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Thousand Oaks, California - Steven Skyler Abbott Accused of Sexually Abusing Girls From Jehovah's Witness Church

Kingdom Hall of Jehovah's Witnesses in Thousand Oaks
Published: December 14, 2018
By: Darla Medina
Last Updated on November 30, 2020

2 Alleged Victims Accuse Fellow Jehovah’s Witness of Continued Child Sexual Abuse

Last Update: 7/13/2020

Thousand Oaks police arrested a man last week after two female alleged victims accused of him of sexually abusing them over a period of several years when they were children.

On December 14, the Ventura County Sheriff’s Department released a statement that said that an investigation had begun in September after deputies received a report of suspected child crimes in Newbury Park. A 16-year-old girl had come forward to tell police that she had been sexually abused between ages 5 and 11 by the suspect, Steven Skyler Abbott.

Detectives from the Thousand Oaks Police Department’s Major Crimes Sexual Assault Unit eventually found a 24-year-old second victim. This second victim told police that Abbott had sexually abused her when she was between ages 3 and 7.

Investigators eventually determined that Abbott had met his victims through the congregation of Jehovah’s Witnesses in Newbury Park.

Abbott has been charged with two counts of continuous sexual abuse of a child and one count each of a lewd act upon a child and a forcible lewd act upon a child. He was arrested at his home on December 6.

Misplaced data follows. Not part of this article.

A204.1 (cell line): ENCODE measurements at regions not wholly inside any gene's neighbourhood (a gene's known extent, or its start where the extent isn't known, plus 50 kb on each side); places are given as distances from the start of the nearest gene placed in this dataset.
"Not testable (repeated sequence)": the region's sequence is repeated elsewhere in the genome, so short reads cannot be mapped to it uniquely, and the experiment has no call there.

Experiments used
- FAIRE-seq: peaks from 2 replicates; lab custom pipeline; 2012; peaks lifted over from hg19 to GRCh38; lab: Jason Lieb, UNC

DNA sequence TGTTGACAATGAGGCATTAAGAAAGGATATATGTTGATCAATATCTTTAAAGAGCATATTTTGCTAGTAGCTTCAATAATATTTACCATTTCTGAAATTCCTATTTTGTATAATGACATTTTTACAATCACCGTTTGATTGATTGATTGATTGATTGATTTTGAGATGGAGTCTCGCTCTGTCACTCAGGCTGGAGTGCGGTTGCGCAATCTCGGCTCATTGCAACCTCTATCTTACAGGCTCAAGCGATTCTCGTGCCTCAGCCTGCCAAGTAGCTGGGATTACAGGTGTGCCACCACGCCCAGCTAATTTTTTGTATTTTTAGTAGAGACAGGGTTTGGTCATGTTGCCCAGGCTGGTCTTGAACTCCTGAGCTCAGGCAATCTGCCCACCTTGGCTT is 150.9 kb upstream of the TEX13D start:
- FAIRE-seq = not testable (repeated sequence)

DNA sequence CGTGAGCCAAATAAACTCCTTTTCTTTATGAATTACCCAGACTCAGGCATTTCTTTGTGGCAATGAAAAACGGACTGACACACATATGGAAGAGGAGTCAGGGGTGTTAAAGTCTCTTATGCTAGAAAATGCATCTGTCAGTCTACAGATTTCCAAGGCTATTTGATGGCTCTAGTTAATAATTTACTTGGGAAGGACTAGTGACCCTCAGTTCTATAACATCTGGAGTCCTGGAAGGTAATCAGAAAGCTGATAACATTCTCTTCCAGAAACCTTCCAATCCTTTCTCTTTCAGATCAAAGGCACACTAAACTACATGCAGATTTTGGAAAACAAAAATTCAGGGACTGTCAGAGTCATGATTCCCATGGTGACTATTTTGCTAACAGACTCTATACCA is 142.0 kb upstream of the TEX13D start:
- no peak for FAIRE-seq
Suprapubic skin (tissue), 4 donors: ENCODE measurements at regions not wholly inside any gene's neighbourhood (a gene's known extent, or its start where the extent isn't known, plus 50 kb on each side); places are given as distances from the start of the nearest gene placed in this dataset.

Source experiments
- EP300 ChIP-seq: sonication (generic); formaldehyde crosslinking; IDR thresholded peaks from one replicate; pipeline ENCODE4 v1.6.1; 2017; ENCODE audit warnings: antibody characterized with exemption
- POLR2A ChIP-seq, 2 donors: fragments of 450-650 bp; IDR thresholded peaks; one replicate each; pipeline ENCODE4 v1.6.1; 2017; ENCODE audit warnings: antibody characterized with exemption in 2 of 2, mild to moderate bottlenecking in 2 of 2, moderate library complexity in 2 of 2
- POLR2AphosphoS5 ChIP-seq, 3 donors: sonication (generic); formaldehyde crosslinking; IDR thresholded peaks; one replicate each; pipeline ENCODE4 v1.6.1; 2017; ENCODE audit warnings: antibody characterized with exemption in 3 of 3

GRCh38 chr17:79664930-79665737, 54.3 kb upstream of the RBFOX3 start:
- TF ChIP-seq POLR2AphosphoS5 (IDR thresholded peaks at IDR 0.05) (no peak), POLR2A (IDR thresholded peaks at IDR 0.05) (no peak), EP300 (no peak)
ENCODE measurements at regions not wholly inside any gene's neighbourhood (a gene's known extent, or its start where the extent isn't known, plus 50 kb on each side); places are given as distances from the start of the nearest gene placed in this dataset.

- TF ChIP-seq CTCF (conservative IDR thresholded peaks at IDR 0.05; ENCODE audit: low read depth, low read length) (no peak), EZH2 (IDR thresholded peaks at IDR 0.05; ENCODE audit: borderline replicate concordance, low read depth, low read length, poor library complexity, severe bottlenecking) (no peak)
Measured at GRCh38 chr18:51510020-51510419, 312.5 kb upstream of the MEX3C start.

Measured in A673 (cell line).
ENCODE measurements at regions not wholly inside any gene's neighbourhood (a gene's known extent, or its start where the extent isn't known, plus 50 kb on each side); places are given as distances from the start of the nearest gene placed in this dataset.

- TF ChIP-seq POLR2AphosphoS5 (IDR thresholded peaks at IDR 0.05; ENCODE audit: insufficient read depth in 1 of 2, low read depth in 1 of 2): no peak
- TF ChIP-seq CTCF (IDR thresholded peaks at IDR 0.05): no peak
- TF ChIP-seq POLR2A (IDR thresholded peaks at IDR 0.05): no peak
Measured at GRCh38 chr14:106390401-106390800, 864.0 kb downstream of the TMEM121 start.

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Legal Recourse For Victims of Jehovah’s Witness Sexual Abuse

A generous legal contributor to Legal Herald, attorney Bobby Thompson helps survivors of sexual violence find justice in civil courts by bringing forth church sex abuse lawsuits. We’ve asked him to discuss the legal options available to those who have been sexually abused in the Jehovah’s Witnesses community, and he kindly shared the following insight.

“It is regrettable to see how the Jehovah’s Witnesses community has been in the midst of a sexual abuse scandal in recent times. Brave victims of sexual abuse by congregation members and clergy have come forward with lawsuits against the organization, alleging that church policy encourages handling allegations of sexual abuse in-house instead of contacting law enforcement. As you can imagine, this can allow predators to go unpunished and continue abusing their victims,” Bobby explained.

Mr. Thompson also added, “In most states, religious leaders are legally required to report suspected child abuse to law enforcement. However, church leaders have been accused of pressuring their victims to let the church settle accusations of sexual abuse instead of contacting the police. When sexual abuse occurs in a religious organization, it’s important to determine if the organization’s negligence allowed the abuse to occur. These organizations can be held liable for negligence like failing to report suspected abuse to law enforcement, both by the criminal and the civil justice systems.”

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About the Author
Darla Medina
About Darla Medina
Editor: Darla is a content writer with a focus on the legal field. She covers cases of sexual abuse, drunk driving, and preventable violent crime for the Legal Herald. Contact Darla: This article was fact checked prior to publishing by this author to ensure compliance with our rigorous editorial standards. We will only use authoritative sources. Our values compel us to provide only trustworthy information. If you find an error, please contact us.
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